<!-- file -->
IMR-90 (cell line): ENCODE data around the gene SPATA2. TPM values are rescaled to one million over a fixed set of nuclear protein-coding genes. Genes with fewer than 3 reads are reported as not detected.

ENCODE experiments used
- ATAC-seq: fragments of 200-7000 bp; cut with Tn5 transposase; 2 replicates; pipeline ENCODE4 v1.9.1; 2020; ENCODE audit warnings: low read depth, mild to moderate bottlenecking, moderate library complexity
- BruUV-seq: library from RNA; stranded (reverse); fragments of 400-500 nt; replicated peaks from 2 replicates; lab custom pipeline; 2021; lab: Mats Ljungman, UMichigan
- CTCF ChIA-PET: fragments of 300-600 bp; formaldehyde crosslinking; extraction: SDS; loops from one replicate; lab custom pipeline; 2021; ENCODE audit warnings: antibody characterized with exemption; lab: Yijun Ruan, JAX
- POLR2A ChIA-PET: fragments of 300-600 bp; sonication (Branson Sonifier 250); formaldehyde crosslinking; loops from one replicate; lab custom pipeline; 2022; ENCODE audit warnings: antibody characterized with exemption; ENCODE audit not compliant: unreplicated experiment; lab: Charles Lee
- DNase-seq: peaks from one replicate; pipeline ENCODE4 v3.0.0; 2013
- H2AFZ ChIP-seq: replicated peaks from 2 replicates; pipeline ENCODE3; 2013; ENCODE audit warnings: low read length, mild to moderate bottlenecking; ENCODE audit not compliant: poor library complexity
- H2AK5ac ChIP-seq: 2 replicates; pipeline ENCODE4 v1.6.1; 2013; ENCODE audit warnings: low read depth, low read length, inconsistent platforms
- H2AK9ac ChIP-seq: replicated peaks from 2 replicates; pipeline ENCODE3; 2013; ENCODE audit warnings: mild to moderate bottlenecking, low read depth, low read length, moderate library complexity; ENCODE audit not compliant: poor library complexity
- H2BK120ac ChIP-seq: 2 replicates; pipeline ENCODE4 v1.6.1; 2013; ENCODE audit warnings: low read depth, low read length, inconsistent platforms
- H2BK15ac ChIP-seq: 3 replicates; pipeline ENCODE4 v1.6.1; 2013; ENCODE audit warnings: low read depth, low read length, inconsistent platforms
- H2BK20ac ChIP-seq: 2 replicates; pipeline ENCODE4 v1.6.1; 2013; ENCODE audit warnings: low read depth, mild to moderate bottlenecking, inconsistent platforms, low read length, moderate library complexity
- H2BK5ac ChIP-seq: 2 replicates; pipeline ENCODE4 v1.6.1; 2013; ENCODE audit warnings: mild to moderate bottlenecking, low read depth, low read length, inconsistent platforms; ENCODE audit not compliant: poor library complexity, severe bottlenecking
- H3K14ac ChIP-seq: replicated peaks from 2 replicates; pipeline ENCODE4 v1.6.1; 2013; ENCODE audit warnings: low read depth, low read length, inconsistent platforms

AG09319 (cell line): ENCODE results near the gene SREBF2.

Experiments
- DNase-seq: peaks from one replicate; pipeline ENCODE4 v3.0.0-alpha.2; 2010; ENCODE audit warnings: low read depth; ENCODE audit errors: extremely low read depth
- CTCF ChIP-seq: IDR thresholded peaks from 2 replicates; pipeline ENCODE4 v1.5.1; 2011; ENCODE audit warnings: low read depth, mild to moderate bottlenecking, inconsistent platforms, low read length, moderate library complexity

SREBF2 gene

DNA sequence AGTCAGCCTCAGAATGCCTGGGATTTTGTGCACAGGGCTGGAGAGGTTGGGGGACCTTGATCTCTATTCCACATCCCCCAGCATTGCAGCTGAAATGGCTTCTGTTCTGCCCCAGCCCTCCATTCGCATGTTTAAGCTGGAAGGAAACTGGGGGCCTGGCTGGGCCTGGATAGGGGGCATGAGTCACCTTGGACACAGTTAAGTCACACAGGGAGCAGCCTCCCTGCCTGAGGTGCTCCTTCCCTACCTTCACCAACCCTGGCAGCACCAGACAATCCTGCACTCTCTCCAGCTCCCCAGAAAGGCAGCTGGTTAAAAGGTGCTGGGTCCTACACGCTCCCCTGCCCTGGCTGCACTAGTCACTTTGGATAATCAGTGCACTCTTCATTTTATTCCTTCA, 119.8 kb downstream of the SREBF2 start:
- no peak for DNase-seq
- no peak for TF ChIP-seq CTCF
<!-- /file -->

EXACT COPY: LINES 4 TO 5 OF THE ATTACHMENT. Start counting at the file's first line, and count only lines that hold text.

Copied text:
- BruUV-seq: library from RNA; stranded (reverse); fragments of 400-500 nt; replicated peaks from 2 replicates; lab custom pipeline; 2021; lab: Mats Ljungman, UMichigan
- CTCF ChIA-PET: fragments of 300-600 bp; formaldehyde crosslinking; extraction: SDS; loops from one replicate; lab custom pipeline; 2021; ENCODE audit warnings: antibody characterized with exemption; lab: Yijun Ruan, JAX